The Turkel Commission, Part 2 — new recommendations to improve Israel's military investigations

International law professor Aeyal Gross has written in Haaretz that, in its Part 2 report which was presented to Israel’s Prime Minister Benyamin Netanyahu on Wednesday, “The Turkel committee made 18 recommendations in an effort to improve the mechanisms through which investigations of IDF conduct are carried out. In principle, the committee noted, existing procedure complies with the requirements of international law, although there are certain areas in which there is room for improvement, including actual change in policy”.

That was an understatement. But, it was just the beginning. Aeyal Gross added that “The recommendations are designed to improve investigation procedures in the future, the committee said, and should not be construed as suggesting that the manner in which investigations have been carried out up to now, including the IDF’s investigation of the flotilla incident, was flawed. On the positive side, among the newly released recommendations were those relating to the need to explicitly integrate into Israeli law the rules regarding war crimes and to pass a law that imposes responsibility on IDF commanders and their civilian superiors for violations committed by those who report to them. That responsibility arises when the commanders or their superiors do not take reasonable steps to prevent those violations or do not act to bring those who committed such acts to justice. Those two recommendations are consistent with what international law requires”. This is published here.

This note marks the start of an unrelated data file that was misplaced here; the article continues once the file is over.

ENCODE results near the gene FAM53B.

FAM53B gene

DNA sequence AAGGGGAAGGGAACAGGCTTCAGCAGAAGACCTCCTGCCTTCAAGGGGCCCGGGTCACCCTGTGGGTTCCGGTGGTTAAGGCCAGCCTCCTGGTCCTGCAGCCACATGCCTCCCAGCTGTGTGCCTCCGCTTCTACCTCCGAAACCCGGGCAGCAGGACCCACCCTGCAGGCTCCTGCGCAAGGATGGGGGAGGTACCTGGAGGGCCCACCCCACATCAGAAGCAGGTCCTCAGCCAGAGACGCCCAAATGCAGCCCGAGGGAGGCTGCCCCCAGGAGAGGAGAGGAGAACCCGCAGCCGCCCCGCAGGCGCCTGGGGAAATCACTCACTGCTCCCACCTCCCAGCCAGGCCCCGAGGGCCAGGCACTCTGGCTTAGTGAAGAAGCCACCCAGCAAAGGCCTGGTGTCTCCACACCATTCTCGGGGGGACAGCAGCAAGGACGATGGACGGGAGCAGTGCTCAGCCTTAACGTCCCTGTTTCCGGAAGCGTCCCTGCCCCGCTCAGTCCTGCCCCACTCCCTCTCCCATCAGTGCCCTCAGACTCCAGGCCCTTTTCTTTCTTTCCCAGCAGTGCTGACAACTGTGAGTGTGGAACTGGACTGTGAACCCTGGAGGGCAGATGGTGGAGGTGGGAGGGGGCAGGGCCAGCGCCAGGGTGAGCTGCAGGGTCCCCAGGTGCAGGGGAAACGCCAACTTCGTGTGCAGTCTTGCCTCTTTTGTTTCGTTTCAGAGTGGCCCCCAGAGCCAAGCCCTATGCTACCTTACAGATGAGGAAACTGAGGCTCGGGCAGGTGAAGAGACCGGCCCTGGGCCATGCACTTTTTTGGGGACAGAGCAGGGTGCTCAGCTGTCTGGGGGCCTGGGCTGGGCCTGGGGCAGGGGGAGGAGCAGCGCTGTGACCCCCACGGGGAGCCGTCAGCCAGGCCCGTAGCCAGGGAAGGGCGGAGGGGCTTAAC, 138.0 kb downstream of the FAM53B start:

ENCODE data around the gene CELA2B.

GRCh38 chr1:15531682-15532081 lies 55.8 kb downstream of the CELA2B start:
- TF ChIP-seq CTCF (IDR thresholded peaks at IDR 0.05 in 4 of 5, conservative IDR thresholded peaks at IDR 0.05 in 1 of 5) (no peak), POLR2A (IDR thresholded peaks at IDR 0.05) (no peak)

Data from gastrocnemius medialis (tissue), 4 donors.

Continue reading The Turkel Commission, Part 2 — new recommendations to improve Israel's military investigations

Scathing response to IDF decision from Haaretz's Amos Harel

Amos Harel, the military correspondent of Haaretz who broke the story about what IDF soldiers said in a post-war group discussion at the Oranim military academy near Haifa, wrote a scathing response to the IDF announcement that it had finished its investigation and determined that the soldiers’ accounts were based on “rumors” and “hearsay” – and were “purposely exaggerated and made extreme, in order to make a point with the participants of the conference”.